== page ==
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One of the most profound questions in life is how did cells first materialize on Earth? Joana C. Xavier, Ph.D. is a scientist at University College London, bioengineer, and author who has focused her life’s work on finding possible answers to that question. She has an interest in systems biology, specifically the origin, evolution, and diversity of prokaryotic cells, minimal cells and chassis cells. Examples of Dr. Xavier’s work in computational biology include the analyses of the evolution of genes, species, and communities. She is also involved in large scale and integrative studies of metabolism.

Press play to learn more about:

  • The characteristics of prokaryotic cells and how they differ from eukaryotic cells.
  • How the dynamics of hydrothermal vents may have played a role in the origins of life.
  • How the vitamins and co-factors essential for us today played a vital role in establishing the first biochemical networks.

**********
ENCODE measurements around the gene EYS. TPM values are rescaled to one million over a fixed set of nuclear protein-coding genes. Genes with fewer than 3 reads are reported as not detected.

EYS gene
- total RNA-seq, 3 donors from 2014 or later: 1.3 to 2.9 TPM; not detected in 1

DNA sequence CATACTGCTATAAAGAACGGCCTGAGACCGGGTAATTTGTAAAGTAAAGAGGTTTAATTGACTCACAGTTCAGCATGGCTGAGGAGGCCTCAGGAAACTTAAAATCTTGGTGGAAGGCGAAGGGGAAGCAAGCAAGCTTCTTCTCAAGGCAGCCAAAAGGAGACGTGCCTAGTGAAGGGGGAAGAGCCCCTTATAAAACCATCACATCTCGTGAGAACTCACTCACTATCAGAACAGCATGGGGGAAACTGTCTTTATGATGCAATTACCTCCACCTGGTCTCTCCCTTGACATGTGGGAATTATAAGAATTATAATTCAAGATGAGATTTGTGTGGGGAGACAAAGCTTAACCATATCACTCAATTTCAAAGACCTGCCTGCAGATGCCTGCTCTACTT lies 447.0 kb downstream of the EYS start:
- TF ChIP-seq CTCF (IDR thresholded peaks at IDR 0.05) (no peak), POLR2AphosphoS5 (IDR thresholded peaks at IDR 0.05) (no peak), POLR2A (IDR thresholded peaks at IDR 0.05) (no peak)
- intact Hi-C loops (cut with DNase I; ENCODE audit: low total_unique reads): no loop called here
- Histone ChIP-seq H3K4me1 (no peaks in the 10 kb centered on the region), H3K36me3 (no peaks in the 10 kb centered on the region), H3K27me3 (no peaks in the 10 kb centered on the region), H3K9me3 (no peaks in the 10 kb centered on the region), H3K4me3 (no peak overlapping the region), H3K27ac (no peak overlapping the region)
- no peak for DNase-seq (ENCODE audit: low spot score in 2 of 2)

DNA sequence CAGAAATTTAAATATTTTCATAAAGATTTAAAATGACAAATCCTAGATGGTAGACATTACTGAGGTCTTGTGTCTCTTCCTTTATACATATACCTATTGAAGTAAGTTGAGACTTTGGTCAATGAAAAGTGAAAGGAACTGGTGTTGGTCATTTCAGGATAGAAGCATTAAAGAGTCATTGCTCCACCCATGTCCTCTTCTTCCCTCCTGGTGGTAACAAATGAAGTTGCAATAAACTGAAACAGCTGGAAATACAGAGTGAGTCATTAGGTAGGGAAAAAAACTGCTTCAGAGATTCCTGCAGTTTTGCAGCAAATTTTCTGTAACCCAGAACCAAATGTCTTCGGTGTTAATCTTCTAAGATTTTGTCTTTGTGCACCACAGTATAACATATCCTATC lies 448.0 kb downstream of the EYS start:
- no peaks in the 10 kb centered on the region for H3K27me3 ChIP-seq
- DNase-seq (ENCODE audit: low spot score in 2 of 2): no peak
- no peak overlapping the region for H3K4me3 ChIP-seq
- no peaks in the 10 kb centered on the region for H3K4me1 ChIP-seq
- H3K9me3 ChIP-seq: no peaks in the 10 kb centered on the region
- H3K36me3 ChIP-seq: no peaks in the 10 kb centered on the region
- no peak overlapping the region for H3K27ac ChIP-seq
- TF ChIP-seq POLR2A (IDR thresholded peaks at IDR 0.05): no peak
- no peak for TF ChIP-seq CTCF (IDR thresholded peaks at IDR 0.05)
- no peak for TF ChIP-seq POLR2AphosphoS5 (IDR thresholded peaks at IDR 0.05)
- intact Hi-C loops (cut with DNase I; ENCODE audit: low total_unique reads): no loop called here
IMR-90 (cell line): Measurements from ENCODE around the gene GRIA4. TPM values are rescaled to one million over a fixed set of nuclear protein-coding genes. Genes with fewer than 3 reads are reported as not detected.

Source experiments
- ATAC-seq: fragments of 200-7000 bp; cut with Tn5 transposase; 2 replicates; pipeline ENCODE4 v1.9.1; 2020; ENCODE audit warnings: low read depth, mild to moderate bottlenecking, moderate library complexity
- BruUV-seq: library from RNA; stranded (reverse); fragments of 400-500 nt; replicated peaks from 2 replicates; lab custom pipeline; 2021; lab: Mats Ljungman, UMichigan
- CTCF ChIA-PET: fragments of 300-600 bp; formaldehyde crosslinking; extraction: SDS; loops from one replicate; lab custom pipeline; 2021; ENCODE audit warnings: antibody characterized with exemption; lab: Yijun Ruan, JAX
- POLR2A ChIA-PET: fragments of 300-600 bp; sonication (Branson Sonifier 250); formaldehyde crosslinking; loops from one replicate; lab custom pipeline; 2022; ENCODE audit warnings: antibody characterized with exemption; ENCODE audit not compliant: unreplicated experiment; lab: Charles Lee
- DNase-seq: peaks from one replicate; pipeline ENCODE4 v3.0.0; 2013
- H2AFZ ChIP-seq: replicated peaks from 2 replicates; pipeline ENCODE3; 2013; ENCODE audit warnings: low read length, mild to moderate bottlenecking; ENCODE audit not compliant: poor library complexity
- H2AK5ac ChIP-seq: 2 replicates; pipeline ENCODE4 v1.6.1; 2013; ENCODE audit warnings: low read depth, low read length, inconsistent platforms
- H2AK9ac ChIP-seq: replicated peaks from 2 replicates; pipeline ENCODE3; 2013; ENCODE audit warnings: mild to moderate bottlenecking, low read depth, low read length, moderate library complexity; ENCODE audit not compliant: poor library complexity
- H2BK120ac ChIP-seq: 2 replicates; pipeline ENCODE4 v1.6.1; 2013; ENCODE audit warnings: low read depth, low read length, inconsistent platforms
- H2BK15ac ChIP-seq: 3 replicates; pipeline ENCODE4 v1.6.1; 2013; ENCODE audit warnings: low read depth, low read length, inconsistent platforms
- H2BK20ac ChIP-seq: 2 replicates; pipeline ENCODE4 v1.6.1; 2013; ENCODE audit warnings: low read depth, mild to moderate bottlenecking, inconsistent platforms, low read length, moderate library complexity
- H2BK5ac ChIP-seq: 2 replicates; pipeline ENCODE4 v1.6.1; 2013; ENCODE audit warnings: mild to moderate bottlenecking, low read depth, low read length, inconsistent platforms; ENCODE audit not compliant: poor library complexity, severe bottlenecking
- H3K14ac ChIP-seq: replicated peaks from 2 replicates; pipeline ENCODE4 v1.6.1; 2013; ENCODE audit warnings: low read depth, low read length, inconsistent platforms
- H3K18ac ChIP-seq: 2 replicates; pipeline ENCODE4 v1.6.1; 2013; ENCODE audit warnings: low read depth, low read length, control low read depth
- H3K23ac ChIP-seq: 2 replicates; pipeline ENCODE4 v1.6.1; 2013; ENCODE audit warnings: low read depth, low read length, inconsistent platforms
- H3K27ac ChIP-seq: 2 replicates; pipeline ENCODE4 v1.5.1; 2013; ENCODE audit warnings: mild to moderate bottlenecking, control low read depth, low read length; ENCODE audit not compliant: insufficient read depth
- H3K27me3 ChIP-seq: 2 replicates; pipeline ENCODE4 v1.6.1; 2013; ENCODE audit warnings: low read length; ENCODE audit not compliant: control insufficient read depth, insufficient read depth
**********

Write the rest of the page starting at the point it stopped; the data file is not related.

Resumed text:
Dr. Xavier has a keen interest in the origin and evolution of life and believes that hydrothermal vents may have been the site where the first cells appeared. The ocean floor is well protected from the ultraviolet light produced by the sun. Natural chimneys form around the hydrothermal vents that release heated fluids necessary for cell development and they create a dynamic environment that would be favourable for life to evolve.

Because the focus of Dr. Xavier’s research is on the possibility of the origins of life deep in the ocean, collecting samples to conduct research is extremely limited and expensive. As a computational biologist, she uses massive amounts of specific types of data collected by other scientists and researchers to conduct big data analysis to test her theories.

The Earth is believed to be 4.5 billion years old which adds to the complexity of finding the origin of the first cell. Dr. Xavier believes there must be some type of necessity at the origin of the first cells that is governed by laws we do not yet understand. While it is difficult to determine exactly when life first emerged on the planet, some believe that it took place shortly after the Earth was formed. Identifying which genes are the oldest is challenging and the search continues to establish the last universal common ancestor (LUCA) which may lead to answers to the question of how cells materialized on Earth.

To learn more visit:

Joana C. Xavier website at

Twitter @jrcxavier

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